Uniformed Politics

06:18 PM | 19 Mar, 2018
Uniformed Politics
Do not be alarmed – or excited – with the title of this piece. Too quick a reaction to headlines can cause an avoidable headache and unnecessary blushing.

The title does not denote military involvement in civilian affairs. It’s actually quite the opposite: it may bring some order (internally invoked, not externally imposed) to our politics.

The military in general, and Armed Forces, in particular, are not the only ones in uniform. They are undoubtedly in the cleanest, most awesome, best ironed, starched and creased uniform.

Our Police too have a uniform, but it’s not as clean or sleek as Army’s uniform. That is perhaps one reason that most of the time, many policemen prefer to be in the civvies than uniforms.

Army men are constitutionally mandated and departmentally instructed to remain in uniform as much as they can, in peaceful areas of Pakistan, such as DHA. Their uniform is a symbol of formidable respect, with more emphasis and heavier tilt on formidability than respect.

Some of my friends who tend to be franker than they ought to with the uniform and army, try to insinuate that it’s the gun in their hand, tank beneath their seats and GHQ firmly behind the wearer of Khaki that makes their uniform look so ominously awe-inspiring and powerful.

But, as I said in the beginning, this piece is neither a eulogy nor homage to the Army or Uniform. It's about extending the benefits of uniform to politics so that the latter is literally as clean, slick, organized and predictable as the former is metaphorical.

The idea is that all politicians start wearing the uniform when playing or practicing politics.

If politics is a play, it deserves uniform – just like cricket, a sport which has more politics in it than in our Parliament.

If politics is a sacred duty, then too it needs the uniform because in Pakistan the other sacred duty bearers – the religious people, the judiciary, and the firefighters – also wear a uniform.

The only two set of fellows who can be without uniform while at work are the intel folks and the NGO-crowd, as both have a great deal in common. But, a piece on their commonalities another time. Today lets explore the benefits of uniform for better politics.

Taking a leaf from cricket, its various forms and major leagues, the political uniforms too can have a variety of forms and colours. Some specific suggestions are as under.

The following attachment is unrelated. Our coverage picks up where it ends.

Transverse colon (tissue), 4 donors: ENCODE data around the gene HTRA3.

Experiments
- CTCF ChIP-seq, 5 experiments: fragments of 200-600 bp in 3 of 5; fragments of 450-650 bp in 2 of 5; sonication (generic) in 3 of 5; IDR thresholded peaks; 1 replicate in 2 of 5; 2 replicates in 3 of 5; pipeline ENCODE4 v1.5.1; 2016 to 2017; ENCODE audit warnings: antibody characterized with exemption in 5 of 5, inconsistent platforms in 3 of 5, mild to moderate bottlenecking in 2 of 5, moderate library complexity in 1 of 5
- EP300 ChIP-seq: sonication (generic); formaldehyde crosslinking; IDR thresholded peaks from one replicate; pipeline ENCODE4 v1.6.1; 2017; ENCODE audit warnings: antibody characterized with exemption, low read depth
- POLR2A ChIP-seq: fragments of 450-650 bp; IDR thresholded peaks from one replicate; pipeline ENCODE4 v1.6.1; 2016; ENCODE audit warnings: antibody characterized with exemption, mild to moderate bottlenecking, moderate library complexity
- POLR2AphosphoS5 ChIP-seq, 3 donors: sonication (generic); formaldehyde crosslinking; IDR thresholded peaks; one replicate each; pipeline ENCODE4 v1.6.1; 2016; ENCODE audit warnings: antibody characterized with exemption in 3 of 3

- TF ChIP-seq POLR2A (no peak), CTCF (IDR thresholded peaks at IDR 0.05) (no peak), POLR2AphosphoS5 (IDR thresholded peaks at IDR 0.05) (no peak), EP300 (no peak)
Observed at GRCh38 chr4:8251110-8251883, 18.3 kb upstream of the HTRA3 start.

Election Year should be treated like ODI cricket world cup, and all the players (candidates for provincial and national assemblies) have colourful uniforms, just like different countries in WC.

During the Parliamentary Sessions (Senate, NA and PAs), our esteemed representative may wear white uniform believing it’s a Test Match and they ought to play by the Rules of the game.

However, like cricketers have a logo of sponsors, the elected reps can have two logos – one of their political party, and the other who they paid to be here, or the institution they pay heed to.

The political sidekicks, minions and proxies who come on TV talk shows, more to offend others than defending their party or party-head should wear T20 like the uniform; and they be formally auctioned and bought as players of PTL – Pakistan Talking League.

Now we come to the critically coded aspect of the political uniforms, their shades and designs.

I suggest six colours which in different shades are embedded in designs reflective of respective politics and party plans: Green, Brown, Yellow, Orange, Red, and Blue.

Green, you guessed it right, will denote degree and range of abuse of religion in politics. Brown can tell how close a party is to the Khakis. Yellow symbolises a political party’s stance – or the absence of it – on China and CPEC. Shades of orange can tell position on India (and if orange is placed in a brown circle, it means ‘whatever Army says’, arguably the safest position).

The obvious or hidden anti-India stance can be coded in an orange zipper or an underwear.

Red, of course, means the Left. I hope every party has a bit of it, even if they mean left behind.

Last, blue colour can be a political party’s plan, if any, on the economy, jobs, social progress, and wealth generation and redistribution.

In the beginning, I guess most parties may only have a blue armband, implying their mindfulness that blue is something that too needs their attention, and then it may move to be a collar.

Given the high illiteracy in the country, few read printed plans, and the proposed uniforms will help voters in quick deciphering. More importantly, uniforms will make politics colourful with more pleasant connotations.